NRO: One introductory course taken NRO may count towards the major if a letter grade is received. If a student receives a PA for an introductory course taken under the NRO option, that student must complete 13 courses for an anthropology major. No other required courses for the major may be taken NRO.

Requirements for a Correlate Sequence: 6 units to include 1 unit at the 100-level and 2 units at the 300-level. Courses should be chosen in consultation with an anthropology department adviser in order to a) complement the student’s major and b) form a coherent focus within anthropology. Possible concentrations include cultural studies, field work, evolution, archaeology, language. One introductory course taken NRO may count towards the correlate sequence if a letter grade is received. If a student receives a PA for an introductory course taken under the NRO option, that student must complete seven courses for an anthropology correlate sequence. No other required courses for the correlate sequence may be taken NRO.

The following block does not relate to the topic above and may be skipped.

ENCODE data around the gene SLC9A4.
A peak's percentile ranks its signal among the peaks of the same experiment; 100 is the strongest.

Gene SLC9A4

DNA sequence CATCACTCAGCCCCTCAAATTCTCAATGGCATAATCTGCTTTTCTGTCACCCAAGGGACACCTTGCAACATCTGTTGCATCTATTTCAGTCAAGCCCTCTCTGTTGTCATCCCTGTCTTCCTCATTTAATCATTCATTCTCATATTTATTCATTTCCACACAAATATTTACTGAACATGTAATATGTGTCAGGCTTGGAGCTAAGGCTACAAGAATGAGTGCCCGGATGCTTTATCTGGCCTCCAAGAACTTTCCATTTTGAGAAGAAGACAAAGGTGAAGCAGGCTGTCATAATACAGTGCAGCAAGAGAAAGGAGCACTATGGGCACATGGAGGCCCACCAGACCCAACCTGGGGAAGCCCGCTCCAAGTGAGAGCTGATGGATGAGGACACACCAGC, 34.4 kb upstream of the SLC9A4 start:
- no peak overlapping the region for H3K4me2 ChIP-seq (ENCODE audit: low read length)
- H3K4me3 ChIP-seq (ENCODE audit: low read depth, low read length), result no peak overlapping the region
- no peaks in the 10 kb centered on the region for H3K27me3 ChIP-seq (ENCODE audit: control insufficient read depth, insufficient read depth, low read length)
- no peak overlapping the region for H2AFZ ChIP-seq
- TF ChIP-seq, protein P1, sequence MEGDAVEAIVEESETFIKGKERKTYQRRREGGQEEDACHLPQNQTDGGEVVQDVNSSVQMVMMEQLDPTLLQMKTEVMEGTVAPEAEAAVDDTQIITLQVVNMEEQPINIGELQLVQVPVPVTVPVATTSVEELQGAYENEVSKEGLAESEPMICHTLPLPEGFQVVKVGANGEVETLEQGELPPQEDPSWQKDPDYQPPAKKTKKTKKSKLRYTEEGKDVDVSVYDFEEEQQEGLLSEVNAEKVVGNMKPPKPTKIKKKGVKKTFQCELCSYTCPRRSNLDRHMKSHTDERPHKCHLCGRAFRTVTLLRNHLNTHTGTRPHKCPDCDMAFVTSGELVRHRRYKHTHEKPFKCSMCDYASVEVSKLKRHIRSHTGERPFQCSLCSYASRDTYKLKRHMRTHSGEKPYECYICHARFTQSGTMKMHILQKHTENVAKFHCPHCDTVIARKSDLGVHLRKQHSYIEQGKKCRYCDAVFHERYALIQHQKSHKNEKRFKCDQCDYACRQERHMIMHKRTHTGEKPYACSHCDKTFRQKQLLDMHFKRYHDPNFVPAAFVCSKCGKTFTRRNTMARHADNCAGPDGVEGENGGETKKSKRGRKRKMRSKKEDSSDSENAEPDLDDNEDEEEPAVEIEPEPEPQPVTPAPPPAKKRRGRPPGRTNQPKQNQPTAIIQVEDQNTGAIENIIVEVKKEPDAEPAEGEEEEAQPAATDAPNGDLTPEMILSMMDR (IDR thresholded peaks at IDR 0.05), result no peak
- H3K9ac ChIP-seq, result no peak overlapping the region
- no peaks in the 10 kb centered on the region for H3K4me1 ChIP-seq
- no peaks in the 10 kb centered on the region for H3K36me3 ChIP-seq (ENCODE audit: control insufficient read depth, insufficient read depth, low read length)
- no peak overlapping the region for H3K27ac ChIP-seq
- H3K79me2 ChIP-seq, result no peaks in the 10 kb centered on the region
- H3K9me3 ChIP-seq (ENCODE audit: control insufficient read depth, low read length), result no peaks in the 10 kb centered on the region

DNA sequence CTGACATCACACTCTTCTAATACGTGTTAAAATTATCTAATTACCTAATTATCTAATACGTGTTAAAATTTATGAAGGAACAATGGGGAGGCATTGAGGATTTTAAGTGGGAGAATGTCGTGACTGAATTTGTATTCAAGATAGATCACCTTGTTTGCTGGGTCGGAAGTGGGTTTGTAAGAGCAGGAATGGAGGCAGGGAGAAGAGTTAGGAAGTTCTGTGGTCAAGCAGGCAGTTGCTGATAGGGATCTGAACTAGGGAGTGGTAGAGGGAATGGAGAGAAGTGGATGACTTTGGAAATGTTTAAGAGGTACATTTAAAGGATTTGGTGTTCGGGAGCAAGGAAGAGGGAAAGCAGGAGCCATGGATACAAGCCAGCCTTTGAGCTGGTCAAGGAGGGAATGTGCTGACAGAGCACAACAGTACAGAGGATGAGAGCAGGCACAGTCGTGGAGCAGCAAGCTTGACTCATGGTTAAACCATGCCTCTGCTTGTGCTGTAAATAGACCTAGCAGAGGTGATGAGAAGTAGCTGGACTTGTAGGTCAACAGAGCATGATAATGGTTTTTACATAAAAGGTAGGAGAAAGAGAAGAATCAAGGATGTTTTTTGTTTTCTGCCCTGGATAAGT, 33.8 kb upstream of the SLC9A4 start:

Recommendations: The field experience is essential to the discipline of anthropology. Therefore, majors are urged to take at least one fieldwork course, to engage in field research during the summer, and/or to undertake independent fieldwork under a study away program.

Anthropological Research Experience: The department also offers students the opportunity for independent fieldwork/research projects through several of its courses and in conjunction with on-going faculty research projects. Opportunities for laboratory research, which is also critical to anthropological inquiry, are available in our archaeology, biological anthropology, sound analysis, and digital video editing labs.

Advisers: The department.

Related Links

I. Introductory

100a. Archaeology (1)

Archaeologists study the material evidence of past human cultures. In this course students learn how archaeologists dig up physical remains, tools, and houses and use these data to reconstruct and understand past cultures. The methods and theory behind archaeological recovery, problem solving and interpretation are learned through the use of selected site reports, articles from all over the world, and hands on experimentation. Ms. Pike-Tay.